Although not all patients require surgery, the definitive therapy for treating this disorder is surgical removal of the parathyroid after it has been localized through nuclear medicine scanning and an ultrasound examination of the neck. Center surgeons are skilled at removing these glands with small incisions. They have the ability to measure parathyroid hormone concentrations in the operating room to help make sure that the levels drop after removal of the parathyroid gland, indicating that the abnormal gland was identified and appropriately treated. There are clinical trials currently examining medical therapy for hyperparathyroidism for those individuals who wish to avoid surgery or are too ill to undergo surgery.
When calcium levels become too high, removal of one or more of the parathyroid glands may be necessary (parathyroidectomy). A high resolution ultrasound or other nuclear medicine scan may be necessary to help the surgeon identify the precise location of the overactive gland(s). To preserve gland function, any remaining gland tissue can be transplanted to another site in the neck, or in the arm.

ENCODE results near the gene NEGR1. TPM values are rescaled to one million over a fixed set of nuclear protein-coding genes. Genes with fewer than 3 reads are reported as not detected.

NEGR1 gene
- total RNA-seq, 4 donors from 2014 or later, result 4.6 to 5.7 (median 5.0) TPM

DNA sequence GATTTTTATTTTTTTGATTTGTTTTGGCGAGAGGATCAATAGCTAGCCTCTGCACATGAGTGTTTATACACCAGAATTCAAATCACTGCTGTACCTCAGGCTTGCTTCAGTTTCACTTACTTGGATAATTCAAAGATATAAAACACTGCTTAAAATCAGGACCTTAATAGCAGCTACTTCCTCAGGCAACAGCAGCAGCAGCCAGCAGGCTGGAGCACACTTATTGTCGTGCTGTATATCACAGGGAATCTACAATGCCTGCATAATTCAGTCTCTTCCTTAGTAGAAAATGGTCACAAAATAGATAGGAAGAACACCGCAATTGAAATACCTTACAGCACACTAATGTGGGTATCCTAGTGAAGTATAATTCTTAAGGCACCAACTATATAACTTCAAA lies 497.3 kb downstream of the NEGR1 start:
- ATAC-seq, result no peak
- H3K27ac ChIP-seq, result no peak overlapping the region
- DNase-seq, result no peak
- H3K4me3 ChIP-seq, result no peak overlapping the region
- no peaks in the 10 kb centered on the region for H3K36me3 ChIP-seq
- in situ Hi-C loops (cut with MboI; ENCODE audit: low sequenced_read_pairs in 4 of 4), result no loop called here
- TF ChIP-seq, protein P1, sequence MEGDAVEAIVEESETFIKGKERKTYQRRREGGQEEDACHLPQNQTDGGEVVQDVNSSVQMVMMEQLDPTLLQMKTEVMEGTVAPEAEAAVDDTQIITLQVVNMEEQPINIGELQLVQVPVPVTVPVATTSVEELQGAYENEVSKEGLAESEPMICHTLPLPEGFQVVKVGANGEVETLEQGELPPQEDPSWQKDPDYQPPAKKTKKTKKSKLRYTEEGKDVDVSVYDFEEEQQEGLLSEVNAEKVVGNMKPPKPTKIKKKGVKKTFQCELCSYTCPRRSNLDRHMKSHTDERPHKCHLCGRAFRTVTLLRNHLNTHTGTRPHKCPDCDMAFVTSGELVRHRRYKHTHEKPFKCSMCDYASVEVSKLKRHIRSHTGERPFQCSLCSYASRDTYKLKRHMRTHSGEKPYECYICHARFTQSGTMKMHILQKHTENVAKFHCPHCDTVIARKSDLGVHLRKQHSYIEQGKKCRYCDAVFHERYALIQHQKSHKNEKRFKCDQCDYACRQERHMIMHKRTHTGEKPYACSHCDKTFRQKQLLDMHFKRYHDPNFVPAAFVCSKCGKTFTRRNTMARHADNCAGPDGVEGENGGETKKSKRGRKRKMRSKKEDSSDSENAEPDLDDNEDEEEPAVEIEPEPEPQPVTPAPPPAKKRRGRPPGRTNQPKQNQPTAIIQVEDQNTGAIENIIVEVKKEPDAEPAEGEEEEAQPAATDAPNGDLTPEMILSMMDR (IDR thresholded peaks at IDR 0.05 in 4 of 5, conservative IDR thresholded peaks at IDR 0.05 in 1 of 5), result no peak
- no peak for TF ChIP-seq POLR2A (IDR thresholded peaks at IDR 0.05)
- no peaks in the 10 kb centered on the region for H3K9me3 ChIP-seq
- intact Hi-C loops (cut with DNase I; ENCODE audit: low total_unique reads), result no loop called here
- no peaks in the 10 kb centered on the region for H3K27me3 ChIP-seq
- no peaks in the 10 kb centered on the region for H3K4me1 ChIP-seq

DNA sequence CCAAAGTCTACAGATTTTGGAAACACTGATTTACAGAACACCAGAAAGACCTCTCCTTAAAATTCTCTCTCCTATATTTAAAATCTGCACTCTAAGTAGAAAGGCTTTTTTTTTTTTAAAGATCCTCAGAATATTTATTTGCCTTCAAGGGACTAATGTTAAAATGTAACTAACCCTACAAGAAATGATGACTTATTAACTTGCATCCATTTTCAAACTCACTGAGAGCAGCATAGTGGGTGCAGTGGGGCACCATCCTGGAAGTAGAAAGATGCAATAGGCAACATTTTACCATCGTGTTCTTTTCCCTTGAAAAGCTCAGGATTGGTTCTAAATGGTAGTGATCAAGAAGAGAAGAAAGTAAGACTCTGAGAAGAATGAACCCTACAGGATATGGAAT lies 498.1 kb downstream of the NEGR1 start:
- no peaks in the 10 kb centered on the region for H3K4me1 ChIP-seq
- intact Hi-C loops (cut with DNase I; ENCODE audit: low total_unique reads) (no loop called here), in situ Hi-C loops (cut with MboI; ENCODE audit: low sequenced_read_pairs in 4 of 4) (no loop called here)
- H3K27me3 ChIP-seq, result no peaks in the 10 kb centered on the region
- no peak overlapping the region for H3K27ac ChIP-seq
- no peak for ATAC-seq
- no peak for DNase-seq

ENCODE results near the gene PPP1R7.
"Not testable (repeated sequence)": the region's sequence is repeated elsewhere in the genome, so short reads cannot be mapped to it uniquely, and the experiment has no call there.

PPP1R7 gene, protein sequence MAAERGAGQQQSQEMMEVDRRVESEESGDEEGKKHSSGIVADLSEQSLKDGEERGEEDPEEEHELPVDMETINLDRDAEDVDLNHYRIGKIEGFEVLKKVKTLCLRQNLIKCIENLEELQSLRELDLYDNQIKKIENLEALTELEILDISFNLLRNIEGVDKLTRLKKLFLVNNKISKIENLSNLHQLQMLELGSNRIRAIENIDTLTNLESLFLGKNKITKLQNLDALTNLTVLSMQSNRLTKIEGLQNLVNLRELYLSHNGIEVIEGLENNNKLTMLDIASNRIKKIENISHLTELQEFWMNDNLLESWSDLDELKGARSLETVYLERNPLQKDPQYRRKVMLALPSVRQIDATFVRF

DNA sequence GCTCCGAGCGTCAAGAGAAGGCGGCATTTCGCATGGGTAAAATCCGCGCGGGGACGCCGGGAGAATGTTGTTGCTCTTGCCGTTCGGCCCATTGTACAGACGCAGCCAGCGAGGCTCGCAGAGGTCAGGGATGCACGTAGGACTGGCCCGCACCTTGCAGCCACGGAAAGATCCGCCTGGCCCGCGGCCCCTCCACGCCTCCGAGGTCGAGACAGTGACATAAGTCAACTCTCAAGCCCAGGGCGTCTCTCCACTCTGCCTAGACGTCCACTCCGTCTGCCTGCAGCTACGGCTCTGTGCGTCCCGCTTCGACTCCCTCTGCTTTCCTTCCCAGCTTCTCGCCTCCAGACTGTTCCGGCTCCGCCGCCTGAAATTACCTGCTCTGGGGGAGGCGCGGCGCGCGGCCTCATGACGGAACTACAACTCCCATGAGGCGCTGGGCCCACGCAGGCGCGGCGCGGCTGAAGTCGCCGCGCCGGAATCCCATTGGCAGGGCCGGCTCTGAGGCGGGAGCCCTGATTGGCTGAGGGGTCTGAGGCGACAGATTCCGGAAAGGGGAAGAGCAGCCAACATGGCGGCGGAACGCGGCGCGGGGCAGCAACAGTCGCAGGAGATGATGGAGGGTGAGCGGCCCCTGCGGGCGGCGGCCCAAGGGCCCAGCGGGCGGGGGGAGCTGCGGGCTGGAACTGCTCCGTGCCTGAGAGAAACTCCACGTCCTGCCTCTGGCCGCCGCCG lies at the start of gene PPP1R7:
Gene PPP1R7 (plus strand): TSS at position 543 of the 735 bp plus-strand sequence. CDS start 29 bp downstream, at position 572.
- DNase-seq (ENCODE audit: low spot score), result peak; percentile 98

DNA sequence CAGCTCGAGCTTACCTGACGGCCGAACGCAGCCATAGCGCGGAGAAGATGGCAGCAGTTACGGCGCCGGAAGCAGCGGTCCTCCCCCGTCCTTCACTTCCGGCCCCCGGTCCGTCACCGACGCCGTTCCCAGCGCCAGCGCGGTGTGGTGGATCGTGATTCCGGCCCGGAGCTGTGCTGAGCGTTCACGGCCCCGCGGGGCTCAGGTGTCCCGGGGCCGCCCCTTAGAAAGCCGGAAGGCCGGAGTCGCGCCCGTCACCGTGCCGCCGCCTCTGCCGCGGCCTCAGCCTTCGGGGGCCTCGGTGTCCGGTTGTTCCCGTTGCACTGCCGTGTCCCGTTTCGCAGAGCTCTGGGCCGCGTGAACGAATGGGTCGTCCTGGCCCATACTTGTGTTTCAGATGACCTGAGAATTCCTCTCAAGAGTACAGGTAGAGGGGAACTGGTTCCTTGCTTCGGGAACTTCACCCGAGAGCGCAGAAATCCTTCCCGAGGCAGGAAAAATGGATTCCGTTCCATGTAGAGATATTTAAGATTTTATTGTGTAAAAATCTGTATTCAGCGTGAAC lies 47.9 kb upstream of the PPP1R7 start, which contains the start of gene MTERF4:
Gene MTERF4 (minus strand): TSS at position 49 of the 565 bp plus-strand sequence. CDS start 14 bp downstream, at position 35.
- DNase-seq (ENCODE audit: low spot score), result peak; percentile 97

The generally recognized indications for referring a patient for surgical removal of the abnormal parathyroid include:
- Serum calcium that is persistently over 1 mg/dl of the upper limit normal for the laboratory
- Presence of kidney stones, osteoporosis at any site, peptic ulcer disease, pancreatitis, or kidney failure
- A 24-hour urine calcium that is above the upper limit of normal
- Age under 50 years
An experimental trial is being performed at Cedars-Sinai that involves giving a calcium sensing receptor blocker (SENSIPAR, Cinacalcet) to patients with primary hyperparathyroidism. This results in a lowering of the serum calcium and may improve symptoms and bone density.